After Ireland's Gay Marriage Vote, 3 Happy Couples Have Already Popped The Question

DUBLIN, IRELAND - MAY 23: A supporter in favour of same-sex marriage stands under a rainbow umbrella as thousands gather in Dublin Castle square awaiting the vote outcome on May 23, 2015 in Dublin, Ireland. Voters in the Republic of Ireland are taking part in a referendum on legalising same-sex marriage on Friday. The referendum was held 22 years after Ireland decriminalised homosexuality with more than 3.2m people being asked whether they want to amend the country's constitution to allow gay and lesbian couples to marry. (Photo by Charles McQuillan/Getty Images)
Source: Charles McQuillan/Getty Images News/Getty Images

In a historic event, Ireland legalized gay marriage by popular vote Saturday, after a referendum on the issue conducted Friday was met with a resounding “Yes.” The referendum’s positive outcome — with 62 percent of voters welcoming same-sex marriage — makes Ireland the first country ever to introduce marriage equality by way of a popular vote. Voter turnout was impressive, with over 60 percent of Ireland's 3.2 million eligible voters showing up to cast their ballot. The results have church leaders, in what was once a deeply conservative Catholic country, pondering the way forward. For others, what to do next seemed obvious: get married. 

At least three marriage proposals had already taken place by Sunday, in the scanty hours since the referendum results were announced. Among the first pairs to capitalize on their new rights were Billie, 41, and Katie Stoica, 26, from Limerick. Just seconds after the tallies were announced, Billie dropped to one knee in the count center in Limerick’s University Sports Arena, and proposed to her long-term partner, according to The Irish Times. “Katie, we make a great team. I love you inside and out, head to toe. I don’t want to waste another minute of my life without you as my wife,” Billie said, in a moment that was captured on video. Bruno Mars’s “Just the Way You Are” was playing. Red petals were thrown. Katie, like much of Ireland, said “Yes.”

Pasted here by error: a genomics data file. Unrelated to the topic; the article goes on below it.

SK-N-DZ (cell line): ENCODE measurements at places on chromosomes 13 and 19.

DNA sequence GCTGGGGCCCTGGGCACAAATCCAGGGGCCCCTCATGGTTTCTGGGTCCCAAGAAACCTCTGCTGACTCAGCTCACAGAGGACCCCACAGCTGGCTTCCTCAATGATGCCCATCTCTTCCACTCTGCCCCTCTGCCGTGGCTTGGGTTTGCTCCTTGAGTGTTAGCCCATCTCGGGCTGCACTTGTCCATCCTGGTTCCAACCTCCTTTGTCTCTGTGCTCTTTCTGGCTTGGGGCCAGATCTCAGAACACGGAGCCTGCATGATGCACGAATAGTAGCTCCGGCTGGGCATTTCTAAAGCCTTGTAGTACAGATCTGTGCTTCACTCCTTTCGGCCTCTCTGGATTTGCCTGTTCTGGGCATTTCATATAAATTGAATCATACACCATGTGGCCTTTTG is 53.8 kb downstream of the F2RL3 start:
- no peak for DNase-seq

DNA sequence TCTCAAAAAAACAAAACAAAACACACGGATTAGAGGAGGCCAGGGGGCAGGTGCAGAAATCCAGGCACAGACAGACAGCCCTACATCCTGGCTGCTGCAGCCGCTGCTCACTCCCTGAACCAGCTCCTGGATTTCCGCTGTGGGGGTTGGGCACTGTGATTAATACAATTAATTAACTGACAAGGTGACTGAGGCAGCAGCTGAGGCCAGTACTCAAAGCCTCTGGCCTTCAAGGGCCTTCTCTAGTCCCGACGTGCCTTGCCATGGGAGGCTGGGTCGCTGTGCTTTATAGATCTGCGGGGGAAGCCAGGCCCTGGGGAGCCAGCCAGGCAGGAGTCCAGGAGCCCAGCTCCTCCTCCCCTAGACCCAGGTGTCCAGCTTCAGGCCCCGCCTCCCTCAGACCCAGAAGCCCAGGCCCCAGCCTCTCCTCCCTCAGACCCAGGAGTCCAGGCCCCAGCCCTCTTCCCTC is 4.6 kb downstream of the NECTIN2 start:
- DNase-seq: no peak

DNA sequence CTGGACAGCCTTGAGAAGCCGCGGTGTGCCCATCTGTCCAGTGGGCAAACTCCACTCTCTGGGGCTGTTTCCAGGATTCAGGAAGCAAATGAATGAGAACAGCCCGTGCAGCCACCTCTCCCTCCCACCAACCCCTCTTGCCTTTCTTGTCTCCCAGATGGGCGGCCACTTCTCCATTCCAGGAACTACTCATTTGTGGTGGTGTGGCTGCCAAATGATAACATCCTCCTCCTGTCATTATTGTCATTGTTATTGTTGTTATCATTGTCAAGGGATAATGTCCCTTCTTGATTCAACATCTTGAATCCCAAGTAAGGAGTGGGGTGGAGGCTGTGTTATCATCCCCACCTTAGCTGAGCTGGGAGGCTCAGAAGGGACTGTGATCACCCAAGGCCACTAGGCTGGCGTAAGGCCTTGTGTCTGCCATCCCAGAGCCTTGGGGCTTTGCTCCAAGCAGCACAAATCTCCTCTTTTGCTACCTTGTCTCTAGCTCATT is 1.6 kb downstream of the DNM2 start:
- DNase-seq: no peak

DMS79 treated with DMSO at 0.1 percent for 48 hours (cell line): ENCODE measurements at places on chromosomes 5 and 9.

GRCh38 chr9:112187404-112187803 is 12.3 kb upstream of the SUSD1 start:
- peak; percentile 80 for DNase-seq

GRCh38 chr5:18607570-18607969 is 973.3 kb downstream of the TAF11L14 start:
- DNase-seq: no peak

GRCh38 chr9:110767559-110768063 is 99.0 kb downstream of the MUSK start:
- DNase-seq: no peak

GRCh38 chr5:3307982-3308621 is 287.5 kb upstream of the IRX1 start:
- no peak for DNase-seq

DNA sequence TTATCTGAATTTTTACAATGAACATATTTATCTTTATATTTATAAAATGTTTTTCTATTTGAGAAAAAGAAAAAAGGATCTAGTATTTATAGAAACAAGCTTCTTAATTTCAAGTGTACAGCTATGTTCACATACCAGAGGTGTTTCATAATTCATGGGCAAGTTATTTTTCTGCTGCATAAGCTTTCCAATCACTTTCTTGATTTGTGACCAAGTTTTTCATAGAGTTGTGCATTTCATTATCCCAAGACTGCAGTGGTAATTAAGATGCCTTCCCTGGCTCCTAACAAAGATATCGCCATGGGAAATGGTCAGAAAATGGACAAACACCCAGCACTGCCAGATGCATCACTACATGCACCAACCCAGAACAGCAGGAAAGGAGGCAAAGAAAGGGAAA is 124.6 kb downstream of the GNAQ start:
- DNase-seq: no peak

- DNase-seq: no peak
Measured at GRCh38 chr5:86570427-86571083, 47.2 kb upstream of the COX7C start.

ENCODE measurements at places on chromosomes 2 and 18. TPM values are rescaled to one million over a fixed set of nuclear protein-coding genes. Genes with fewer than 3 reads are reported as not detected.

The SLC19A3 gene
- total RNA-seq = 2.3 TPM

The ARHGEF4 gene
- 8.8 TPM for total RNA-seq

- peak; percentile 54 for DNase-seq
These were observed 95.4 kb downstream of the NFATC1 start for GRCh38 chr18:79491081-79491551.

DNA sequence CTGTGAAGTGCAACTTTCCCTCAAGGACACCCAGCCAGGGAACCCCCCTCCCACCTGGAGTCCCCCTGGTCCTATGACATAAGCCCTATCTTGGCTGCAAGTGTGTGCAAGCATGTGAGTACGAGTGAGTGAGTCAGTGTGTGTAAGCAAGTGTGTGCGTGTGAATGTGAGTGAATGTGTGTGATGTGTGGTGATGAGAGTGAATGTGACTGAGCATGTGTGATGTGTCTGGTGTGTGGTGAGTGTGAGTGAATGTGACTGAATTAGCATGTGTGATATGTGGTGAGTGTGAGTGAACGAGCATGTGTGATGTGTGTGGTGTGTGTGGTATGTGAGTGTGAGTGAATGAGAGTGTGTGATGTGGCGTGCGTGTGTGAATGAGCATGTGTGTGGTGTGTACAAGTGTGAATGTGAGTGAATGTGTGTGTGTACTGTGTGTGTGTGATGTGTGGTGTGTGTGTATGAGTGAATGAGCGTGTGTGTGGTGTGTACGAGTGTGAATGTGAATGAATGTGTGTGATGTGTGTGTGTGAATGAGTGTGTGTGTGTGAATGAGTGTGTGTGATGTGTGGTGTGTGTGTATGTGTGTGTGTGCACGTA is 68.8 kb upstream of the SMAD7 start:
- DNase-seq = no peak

[Twitter Embed: https://twitter.com/ericclarkeUTV/statuses/602107204133588992]

Billie (who did not disclose her last name) was born in Scotland but has lived in Limerick for the past 20 years, Irish Times reports, and had hinged her decision to propose on the outcome of the referendum. “I’d been planning this with my friends, but only for the past four days. I didn’t want to ask if it was going to be a No result, so I came today not knowing if I was going to be able to say it or not,” she told the newspaper. “But I bought the ring and my friends helped and it looks like it is going to be a Yes so I thought I would ask while I could.” 

Buzzfeed reports that the couple have been together for more than six years, and are currently renovating the 180-year-old cottage they live in. Stoica, for her part, seemed stunned by the proposal: “I’m very overwhelmed right now and slightly mortified.” Her mother, Jacinta Stoica, was more eloquent on the significance of the moment. “I never thought this day would come. I am very happy for both of them and for everybody else as well,” she said.

The scene of joy, and perhaps some relief, was being enacted elsewhere across the country. Senator Katherine Zappone proposed to her partner Ann-Louise Gilligan in spectacular fashion, live on RTÉ (Ireland’s national TV and radio network). At the time, Zappone was at the atmospheric setting of Dublin Castle, speaking live about the strong “Yes” vote indicated by initial tallies, according to The Irish Independent. The couple had already been married in Canada, but their marriage went unrecognized in Ireland — something they had been battling in court since 2004. Gilligan’s response was unambiguous. “I said Yes 12 years ago in Canada and now we are bringing the Yes home. Yes, Yes, Yes!” She said. “Today we are free! Yes, Yes, Yes!”

[Twitter Embed: https://twitter.com/christinafinn8/statuses/602128270868480000]

Another couple celebrating their freedom were Linda Cullen and partner Feargha Ni Bhroan, in the Irish capital of Dublin. Cullen told BBC that she had proposed on Sunday morning. The couple have 5-year-old twin daughters. “The big thing for us is that our family is now recognized fully as a family under our constitution,” Cullen said. The couple have been together for years, and were out even before decriminalization — which only came to Ireland in 1993. “It was quite a lonely, difficult place to be in the late eighties in Ireland if you were lesbian or gay,” Bhroan said. “And that whole situation has been turned on its head by this referendum. ... It’s like we keep pinching ourselves to say, Is this really real? Has this really happened?”  

“This autumn, I will be able to say that Linda is my wife,” Bhroan continued. “And it just makes me incredibly happy.”

Images: Mashable; BBC News




Must Reads